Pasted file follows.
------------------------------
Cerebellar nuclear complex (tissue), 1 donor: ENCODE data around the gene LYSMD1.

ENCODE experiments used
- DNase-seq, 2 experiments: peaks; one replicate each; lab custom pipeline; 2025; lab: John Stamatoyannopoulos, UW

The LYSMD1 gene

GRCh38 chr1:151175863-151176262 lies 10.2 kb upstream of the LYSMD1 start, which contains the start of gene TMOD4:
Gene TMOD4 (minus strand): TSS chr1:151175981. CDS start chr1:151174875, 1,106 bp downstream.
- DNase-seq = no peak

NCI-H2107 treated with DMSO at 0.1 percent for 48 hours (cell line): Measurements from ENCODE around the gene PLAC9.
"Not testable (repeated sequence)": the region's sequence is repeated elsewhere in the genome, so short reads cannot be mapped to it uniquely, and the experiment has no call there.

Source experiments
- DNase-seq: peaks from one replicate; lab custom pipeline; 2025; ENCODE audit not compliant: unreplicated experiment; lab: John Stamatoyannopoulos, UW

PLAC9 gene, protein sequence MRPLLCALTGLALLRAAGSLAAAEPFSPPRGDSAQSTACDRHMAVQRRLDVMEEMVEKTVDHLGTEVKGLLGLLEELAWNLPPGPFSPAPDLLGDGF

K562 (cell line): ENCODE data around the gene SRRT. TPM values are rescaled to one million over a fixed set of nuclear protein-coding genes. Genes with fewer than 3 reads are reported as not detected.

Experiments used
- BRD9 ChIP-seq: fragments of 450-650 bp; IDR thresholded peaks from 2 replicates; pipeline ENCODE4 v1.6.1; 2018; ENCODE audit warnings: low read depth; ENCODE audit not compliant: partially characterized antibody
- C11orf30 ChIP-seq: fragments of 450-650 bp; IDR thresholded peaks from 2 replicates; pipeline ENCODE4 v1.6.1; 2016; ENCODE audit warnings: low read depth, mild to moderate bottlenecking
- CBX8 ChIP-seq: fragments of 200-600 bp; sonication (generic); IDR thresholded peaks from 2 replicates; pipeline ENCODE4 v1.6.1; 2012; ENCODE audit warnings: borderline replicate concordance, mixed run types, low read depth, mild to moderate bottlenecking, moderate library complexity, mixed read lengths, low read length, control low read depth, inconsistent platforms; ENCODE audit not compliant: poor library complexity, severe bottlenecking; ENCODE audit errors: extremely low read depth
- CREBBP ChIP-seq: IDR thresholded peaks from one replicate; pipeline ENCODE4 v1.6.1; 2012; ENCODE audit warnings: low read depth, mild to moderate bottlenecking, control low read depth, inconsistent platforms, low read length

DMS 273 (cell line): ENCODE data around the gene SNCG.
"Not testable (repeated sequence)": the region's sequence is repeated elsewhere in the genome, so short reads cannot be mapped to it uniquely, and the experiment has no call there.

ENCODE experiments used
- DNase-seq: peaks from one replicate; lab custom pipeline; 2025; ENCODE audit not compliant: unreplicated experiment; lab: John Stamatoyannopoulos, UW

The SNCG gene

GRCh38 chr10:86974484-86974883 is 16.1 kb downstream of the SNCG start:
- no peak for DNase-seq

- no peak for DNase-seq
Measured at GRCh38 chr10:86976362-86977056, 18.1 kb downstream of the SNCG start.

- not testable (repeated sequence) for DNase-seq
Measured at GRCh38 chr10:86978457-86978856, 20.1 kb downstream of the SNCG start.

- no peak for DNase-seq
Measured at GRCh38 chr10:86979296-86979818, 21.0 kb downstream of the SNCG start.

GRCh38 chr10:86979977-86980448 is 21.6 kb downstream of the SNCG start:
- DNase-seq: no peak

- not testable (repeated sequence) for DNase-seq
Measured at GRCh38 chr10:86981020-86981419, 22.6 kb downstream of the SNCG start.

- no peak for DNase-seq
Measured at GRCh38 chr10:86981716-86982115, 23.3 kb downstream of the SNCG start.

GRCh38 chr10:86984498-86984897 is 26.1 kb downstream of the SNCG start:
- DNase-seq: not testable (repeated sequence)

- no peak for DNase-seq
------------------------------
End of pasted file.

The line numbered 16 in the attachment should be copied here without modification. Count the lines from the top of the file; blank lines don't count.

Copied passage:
- C11orf30 ChIP-seq: fragments of 450-650 bp; IDR thresholded peaks from 2 replicates; pipeline ENCODE4 v1.6.1; 2016; ENCODE audit warnings: low read depth, mild to moderate bottlenecking